When the wind is from the southwest, northern Ulong is an ideal anchorage. If the wind is from the east, one can go around the other side next to a perfect beach that features great sunsets over the sea. There is a little channel that traverses the island for exploring in the tender, with a hidden lake in the northern bay that appears after a 200-metre hike.
The western lagoon of Ngeruktabel is an anchorage in the bay where the WWII Japanese Nagisan Maru wreck lies. The great thing about the western lagoon of Ngeruktabel is that one can change anchorage every day for a week and still only travel 15 miles. Each anchorage is a little different to the last, with towering cliffs dripping vegetation onto pristine reefs that sit just below the surface.
“Kayaking is a must in Palau for any yacht. It allows the guests to really explore the wonder at their own pace,” says Captain Truter. Many vessels will have kayaks on board but they can be easily rented for the trip from Planet Blue which is owned by the extremely knowledgeable and personable Ron Leidich. A yacht can get Ron on board for at least a day to talk to the guests about Palau’s diversity on land and in the sea. He can also suggest destinations and lead tours.
“We kayaked everywhere we went and then did an adventure with Ron to find baby blacktip sharks and dugongs. One thing that stuck in my mind was his tale of a 500-year old village in the rock islands that was untouched and barely explored,” says Truter
One can also venture north to Babaldaob Island to see the Ngaardmau waterfalls and kayak up that river to see old Japanese pineapple fields and the remanants of a pre-war cannery. The far north in Ollei holds a pilar site that may have been the foundation to huge buildings built by people who inhabited Palau before the time of Christ. The famous dive site for manta rays, Devilfish City, is also located here.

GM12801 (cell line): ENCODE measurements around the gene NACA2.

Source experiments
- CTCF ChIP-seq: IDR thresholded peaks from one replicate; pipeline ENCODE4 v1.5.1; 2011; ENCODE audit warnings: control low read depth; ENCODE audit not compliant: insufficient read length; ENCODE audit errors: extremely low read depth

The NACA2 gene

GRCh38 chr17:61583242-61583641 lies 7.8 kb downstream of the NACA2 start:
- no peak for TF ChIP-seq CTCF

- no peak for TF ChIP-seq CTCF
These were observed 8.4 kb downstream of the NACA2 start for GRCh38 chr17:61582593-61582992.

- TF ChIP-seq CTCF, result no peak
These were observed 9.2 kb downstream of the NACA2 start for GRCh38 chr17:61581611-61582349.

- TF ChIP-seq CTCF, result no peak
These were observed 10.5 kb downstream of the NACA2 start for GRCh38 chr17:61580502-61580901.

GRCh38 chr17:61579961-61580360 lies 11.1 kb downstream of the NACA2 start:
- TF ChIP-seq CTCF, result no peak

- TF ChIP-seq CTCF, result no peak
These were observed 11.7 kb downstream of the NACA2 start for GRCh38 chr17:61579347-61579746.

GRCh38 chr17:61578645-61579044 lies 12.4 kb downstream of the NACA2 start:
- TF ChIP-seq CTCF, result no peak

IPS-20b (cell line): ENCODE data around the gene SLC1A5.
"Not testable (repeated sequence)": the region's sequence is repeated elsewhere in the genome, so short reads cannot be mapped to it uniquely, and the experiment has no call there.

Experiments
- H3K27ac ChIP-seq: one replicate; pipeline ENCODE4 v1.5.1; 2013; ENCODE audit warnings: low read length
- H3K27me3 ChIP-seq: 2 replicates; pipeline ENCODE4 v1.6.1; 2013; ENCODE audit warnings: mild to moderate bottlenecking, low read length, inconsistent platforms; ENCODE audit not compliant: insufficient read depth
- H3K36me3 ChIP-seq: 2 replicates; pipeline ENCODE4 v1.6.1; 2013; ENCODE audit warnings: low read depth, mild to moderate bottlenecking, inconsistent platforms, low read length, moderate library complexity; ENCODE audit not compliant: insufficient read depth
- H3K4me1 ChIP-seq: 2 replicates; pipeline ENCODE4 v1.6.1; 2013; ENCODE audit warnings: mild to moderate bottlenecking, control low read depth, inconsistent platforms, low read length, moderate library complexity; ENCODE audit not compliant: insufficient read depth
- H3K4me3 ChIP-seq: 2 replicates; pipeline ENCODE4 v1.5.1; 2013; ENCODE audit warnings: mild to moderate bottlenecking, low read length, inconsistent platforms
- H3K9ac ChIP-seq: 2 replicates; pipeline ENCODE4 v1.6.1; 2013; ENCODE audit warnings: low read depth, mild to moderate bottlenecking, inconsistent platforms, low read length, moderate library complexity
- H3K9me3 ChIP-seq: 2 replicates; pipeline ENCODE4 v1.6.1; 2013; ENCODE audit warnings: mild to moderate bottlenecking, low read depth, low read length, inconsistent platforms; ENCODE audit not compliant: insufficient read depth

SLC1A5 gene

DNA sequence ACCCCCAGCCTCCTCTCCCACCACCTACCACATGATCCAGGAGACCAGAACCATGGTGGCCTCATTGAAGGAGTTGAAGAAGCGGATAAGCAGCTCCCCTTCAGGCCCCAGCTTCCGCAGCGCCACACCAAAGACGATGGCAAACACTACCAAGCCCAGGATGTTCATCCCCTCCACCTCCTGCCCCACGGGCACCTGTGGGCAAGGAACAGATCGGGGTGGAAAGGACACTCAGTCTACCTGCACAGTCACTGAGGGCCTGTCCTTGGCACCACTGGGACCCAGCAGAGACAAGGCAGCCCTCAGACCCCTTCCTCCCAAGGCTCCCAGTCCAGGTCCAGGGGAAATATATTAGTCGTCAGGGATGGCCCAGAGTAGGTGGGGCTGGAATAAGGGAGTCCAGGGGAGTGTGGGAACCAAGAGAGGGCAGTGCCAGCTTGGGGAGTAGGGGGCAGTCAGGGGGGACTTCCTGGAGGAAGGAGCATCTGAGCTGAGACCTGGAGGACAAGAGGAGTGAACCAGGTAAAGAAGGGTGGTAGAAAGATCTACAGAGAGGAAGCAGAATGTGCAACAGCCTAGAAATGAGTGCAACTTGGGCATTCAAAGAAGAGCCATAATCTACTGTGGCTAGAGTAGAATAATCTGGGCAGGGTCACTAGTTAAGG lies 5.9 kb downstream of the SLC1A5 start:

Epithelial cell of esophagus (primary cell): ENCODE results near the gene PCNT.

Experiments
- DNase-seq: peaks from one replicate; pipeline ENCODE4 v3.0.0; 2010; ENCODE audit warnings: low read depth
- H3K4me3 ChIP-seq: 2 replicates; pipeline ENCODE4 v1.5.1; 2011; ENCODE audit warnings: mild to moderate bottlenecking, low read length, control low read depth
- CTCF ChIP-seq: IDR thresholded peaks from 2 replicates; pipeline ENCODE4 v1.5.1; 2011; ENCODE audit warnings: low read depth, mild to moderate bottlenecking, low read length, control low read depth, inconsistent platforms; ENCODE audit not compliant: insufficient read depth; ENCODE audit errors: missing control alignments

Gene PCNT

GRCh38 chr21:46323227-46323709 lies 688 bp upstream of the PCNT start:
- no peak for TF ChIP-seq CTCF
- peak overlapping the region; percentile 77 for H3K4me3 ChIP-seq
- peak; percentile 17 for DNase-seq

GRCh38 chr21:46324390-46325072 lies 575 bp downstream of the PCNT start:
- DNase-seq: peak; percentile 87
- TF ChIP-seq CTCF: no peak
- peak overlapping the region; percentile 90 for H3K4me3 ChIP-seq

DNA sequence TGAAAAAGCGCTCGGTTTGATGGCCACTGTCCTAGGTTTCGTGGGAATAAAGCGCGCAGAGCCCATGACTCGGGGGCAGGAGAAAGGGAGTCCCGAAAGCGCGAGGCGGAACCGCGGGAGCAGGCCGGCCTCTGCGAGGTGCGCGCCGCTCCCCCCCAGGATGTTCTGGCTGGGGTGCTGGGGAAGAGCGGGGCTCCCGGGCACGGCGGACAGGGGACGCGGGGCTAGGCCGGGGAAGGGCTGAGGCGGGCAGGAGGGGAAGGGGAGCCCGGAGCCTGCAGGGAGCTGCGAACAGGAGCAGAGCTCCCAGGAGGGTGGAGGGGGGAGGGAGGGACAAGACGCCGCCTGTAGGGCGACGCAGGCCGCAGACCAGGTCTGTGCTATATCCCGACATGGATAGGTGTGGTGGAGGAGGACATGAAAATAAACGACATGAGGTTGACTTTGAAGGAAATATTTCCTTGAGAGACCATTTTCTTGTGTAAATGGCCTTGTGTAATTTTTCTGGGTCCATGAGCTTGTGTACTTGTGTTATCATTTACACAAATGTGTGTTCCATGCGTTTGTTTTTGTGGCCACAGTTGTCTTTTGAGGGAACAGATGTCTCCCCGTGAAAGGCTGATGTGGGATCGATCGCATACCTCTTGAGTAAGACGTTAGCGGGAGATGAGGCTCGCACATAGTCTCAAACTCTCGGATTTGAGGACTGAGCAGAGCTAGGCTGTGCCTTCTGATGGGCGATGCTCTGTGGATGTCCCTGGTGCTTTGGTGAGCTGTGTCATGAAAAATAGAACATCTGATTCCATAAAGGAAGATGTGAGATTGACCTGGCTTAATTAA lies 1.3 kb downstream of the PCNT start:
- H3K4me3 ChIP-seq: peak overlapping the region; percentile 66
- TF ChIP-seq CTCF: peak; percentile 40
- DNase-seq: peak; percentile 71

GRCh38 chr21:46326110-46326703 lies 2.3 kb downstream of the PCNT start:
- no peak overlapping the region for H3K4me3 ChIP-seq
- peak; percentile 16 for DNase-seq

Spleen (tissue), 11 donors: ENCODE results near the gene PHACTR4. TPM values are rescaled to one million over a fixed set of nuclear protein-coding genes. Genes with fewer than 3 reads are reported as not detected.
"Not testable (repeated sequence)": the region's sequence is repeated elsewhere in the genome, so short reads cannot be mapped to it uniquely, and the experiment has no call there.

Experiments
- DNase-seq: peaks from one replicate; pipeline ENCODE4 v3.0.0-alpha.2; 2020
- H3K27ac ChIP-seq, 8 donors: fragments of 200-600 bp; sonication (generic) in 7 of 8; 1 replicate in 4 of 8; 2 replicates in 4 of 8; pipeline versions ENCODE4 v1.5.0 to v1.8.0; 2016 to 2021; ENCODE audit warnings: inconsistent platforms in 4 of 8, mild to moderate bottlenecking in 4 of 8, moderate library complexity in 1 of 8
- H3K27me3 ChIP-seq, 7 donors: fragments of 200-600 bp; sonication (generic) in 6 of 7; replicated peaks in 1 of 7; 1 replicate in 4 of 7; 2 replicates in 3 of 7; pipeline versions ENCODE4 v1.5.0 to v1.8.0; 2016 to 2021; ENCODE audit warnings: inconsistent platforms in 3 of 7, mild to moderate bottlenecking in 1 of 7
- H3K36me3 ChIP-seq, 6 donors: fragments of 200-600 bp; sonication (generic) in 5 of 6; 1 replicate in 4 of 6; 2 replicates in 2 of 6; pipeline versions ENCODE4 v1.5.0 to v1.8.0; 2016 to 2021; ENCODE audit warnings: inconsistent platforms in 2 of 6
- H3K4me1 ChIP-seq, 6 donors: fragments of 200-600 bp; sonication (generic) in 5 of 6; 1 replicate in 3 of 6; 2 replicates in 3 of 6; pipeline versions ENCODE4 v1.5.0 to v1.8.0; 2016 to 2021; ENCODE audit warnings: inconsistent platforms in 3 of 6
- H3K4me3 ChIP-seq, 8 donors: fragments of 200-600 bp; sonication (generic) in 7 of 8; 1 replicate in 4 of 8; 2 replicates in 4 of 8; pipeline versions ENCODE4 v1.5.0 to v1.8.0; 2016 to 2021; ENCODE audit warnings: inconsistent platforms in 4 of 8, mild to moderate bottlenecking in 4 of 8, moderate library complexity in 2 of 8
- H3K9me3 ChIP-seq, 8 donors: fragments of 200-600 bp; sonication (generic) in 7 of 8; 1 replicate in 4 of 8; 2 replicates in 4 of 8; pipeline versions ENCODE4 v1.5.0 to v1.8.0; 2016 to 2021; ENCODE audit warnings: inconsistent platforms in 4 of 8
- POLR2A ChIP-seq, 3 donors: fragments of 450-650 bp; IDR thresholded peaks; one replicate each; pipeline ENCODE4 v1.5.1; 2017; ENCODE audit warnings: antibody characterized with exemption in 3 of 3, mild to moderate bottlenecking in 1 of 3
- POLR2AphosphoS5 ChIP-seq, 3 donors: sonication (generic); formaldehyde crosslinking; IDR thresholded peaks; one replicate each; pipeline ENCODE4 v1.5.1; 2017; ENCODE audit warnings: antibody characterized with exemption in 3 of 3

Or go to the far south and see Peleliu. It was once a Japanese stronghold and site of one of the longest and bloodiest battles of WWII. Now one can see rusting amphibious vehicles and small tanks, limestone caves with associated guns and artifacts and monuments to US soldiers and lost Japanese. Peleliu had the highest casualty rate of any battle in the Pacific theatre.
Back closer to town, one can hike up to the vista of a German-era lighthouse - well preserved with a great view.
And then there is the diving. One can’t pass up a few days under the sea along the famous southern dropoffs. It is a world class diving region that many international scuba buffs make pilgrimages annually to visit. Dr. No’s group hired a boat from Sams Tours to rendezvous with the ship. Guests would go off for a couple of dives to see the sharks and massive fish schools at Blue Corner and New Dropoff, the mantas at German Channel and the sea fans of Big Dropoff. Saturated with sensory overload, they would then be dropped back on the yacht.
At the end of the day Palau is great because one can explore and it is safe. There are no military with guns around the corner so guests can just take a kayak and pottle along, go for a snorkel or just enjoy the perfect anchorages. In one day, yachtsmen and their guests can dive with sharks, snorkel through a cave into a marine lake, walk through a stone age village and stumble onto debris from World War II and see no one. The more you look the more you see. One could wax lyrical about Palau for hours but at the end of the day one just has to see it.